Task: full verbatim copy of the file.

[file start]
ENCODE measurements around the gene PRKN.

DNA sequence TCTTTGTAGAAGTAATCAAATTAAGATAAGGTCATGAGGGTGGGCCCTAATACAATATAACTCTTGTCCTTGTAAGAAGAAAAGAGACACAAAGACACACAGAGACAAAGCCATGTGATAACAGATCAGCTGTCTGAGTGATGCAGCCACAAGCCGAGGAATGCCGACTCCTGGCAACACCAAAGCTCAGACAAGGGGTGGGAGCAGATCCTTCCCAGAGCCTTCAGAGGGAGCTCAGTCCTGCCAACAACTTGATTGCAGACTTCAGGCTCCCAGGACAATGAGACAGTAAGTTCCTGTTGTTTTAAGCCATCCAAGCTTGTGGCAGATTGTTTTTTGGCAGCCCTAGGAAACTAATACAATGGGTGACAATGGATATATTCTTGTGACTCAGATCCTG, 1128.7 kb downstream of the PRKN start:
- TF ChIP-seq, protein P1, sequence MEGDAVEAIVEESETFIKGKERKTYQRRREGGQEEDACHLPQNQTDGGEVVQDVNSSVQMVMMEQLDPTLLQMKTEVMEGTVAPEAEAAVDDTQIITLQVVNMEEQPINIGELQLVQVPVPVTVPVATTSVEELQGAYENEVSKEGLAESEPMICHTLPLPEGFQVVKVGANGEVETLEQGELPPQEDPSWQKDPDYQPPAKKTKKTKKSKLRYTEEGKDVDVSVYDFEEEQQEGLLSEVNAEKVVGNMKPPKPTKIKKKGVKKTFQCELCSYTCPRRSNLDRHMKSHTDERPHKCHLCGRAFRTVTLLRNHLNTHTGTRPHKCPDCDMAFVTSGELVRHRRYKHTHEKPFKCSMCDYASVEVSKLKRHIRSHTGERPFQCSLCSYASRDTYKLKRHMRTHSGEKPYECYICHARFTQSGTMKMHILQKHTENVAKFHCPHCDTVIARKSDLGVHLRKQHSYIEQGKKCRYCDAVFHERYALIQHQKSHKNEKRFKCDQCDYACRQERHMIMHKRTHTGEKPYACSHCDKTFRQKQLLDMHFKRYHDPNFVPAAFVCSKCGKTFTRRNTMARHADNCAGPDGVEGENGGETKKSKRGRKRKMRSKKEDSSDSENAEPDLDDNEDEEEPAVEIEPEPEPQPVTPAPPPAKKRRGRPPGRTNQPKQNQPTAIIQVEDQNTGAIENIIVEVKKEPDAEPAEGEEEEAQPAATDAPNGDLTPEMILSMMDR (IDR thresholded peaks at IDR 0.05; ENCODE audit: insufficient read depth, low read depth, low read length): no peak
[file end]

ENCODE measurements around the gene PRKN.

DNA sequence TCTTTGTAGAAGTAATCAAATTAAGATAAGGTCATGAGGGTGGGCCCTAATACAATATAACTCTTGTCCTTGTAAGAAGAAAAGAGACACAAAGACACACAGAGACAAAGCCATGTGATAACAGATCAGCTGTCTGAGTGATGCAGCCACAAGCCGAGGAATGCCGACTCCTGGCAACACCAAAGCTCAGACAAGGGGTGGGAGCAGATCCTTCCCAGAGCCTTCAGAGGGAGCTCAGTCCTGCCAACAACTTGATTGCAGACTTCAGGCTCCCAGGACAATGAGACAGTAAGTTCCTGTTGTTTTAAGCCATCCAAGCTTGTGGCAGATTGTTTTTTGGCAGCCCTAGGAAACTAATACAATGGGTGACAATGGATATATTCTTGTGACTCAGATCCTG, 1128.7 kb downstream of the PRKN start:
- TF ChIP-seq, protein P1, sequence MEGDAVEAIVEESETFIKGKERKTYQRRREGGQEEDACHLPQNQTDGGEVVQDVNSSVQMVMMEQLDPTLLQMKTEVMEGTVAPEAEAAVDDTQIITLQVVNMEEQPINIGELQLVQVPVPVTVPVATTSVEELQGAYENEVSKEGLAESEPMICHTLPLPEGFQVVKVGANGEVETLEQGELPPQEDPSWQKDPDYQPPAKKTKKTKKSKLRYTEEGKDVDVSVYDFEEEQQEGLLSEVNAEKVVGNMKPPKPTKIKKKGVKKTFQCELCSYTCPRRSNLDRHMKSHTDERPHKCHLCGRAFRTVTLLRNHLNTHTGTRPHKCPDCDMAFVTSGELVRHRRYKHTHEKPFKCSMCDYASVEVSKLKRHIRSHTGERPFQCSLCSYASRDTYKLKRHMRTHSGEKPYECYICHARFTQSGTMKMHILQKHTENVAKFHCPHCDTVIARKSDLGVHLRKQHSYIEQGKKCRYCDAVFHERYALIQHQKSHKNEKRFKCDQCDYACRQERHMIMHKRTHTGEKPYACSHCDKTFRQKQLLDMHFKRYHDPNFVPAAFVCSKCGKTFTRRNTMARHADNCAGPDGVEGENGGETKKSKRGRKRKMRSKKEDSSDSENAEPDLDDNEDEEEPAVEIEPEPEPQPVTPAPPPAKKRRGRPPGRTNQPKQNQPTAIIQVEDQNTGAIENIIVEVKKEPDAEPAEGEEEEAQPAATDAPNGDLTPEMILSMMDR (IDR thresholded peaks at IDR 0.05; ENCODE audit: insufficient read depth, low read depth, low read length): no peak